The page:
virtual reality
Image Credits: Tom’s Hardware

Acer Predator G6

The Predator G6 is similar in configuration to the Lenovo Ideacentre Y900. It also has the same price. This Acer desktop goes off the reservation in design. It looks similar to an armored tank tread. The PC includes a front-accessible hard drive bay. But, the side panel of the system needs a screwdriver to remove. It comes with Steel Series keyboard and mouse, which are excellent. The system also includes a software overclocking the CPU. It can be activated by pressing a big red turbo button which is on the CPU casing.

iBUYPOWER Gaming PC Computer


iBuypower is known as the maker of excellent custom gaming PCs with an understated, simplistic look that comes with a mouse and keyboard. Only a clear side window 10 home and intel i7 and RGB lightning case indicate that this is a gaming desktop. There are two key selling points of this gaming configuration. First, one is the VR-ready panel on the front, which offers access to the HDMI and USB ports required to hook up a VR headset. Another is the inclusion of the Nvidia GTX 1660 Ti 6 GB graphics card and 16GBRAM memory.

Origin PC Eon17-SLX

virtual reality
Image Credits: PC World

Eon17-SLX is one of the only laptops that can run virtual reality headsets. It is a massive overclocked 17-inch laptop from Origin PC. This laptop manages to squeeze in a desktop Core i7 processor and a version of the desktop 980 graphics card designed by Nvidia to fit into oversized laptop cases. This is the first time a desktop GPU is embedded inside a laptop. You are paying for all the extra engineering, but this is the only way to run VR on a laptop right now, and it’s also one of the fastest systems in this roundup. Origin PC has labeled this system as VR-Ready.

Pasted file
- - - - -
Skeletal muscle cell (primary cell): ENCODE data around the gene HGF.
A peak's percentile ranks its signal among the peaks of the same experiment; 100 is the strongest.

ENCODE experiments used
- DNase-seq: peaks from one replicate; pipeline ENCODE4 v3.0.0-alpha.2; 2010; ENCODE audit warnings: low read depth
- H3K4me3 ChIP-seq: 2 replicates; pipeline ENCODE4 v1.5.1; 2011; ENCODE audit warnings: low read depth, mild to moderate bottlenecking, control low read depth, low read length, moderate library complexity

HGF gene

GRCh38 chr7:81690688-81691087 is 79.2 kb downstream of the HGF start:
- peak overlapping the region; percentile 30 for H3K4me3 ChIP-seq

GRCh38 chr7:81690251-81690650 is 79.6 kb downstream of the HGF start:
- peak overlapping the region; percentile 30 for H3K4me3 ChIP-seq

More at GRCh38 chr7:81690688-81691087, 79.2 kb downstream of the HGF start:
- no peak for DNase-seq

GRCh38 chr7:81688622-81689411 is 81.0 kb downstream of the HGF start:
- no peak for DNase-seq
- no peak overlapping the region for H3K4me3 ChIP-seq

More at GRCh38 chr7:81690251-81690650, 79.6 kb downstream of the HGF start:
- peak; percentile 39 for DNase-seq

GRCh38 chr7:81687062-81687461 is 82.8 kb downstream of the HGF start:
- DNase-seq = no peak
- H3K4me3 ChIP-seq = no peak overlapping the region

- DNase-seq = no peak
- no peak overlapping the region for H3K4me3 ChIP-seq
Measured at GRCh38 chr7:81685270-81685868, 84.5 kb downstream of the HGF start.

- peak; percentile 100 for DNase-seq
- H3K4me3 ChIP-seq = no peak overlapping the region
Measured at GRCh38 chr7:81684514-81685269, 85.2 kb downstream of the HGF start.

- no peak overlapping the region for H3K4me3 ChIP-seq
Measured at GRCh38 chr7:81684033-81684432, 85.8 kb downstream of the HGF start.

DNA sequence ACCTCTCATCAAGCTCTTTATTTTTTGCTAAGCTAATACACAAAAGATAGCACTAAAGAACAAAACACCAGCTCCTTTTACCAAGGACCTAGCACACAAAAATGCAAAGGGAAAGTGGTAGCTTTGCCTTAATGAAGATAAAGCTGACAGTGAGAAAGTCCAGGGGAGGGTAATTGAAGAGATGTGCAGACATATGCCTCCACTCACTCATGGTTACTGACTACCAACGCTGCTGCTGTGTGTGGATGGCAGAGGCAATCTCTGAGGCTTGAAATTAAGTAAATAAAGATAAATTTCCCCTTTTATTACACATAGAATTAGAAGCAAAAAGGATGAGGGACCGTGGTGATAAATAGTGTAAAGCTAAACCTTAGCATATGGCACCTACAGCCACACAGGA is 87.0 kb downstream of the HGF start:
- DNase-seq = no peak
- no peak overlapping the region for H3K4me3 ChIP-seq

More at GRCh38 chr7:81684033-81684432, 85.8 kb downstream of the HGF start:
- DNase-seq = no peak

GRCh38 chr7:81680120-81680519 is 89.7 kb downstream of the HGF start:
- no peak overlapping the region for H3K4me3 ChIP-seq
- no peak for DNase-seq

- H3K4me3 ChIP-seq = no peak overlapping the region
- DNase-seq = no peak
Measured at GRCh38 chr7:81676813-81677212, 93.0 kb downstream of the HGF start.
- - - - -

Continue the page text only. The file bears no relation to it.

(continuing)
Falcon Northwest Tiki

virtual reality
Image Credits: PCMag

This VR-ready PC is smaller than most system out there. But, it is also more powerful and quite expensive. The Tiki is created by Falcon Northwest, and it is one of the main machines virtual reality developers, including those at Oculus, use to develop content. This very high-end configuration has an Extreme Edition Intel Core i7-5960X CPU, the faster Nvidia 980ti graphics card, and 6TB of storage on top of a super-fast PCI-Express 512GB SSD. It is one of the most expensive VR-ready PC, but it is also the fastest.

MSI GT63 Titan-052

virtual reality

Titan-052 is the best choice if unbridled, untamed power is what you’re looking for. MSI GT63 Titan-052 is a massive 15.6-inch notebook. 

  • Processor: new Intel Core i7, 2.2 – 4.1GHz (6 cores)
  • Graphics: NVIDIA GeForce GTX1080, 8G 
  • Ram: 16GB
  • Windows 10 

ASUS TUF FX505DT Gaming Laptop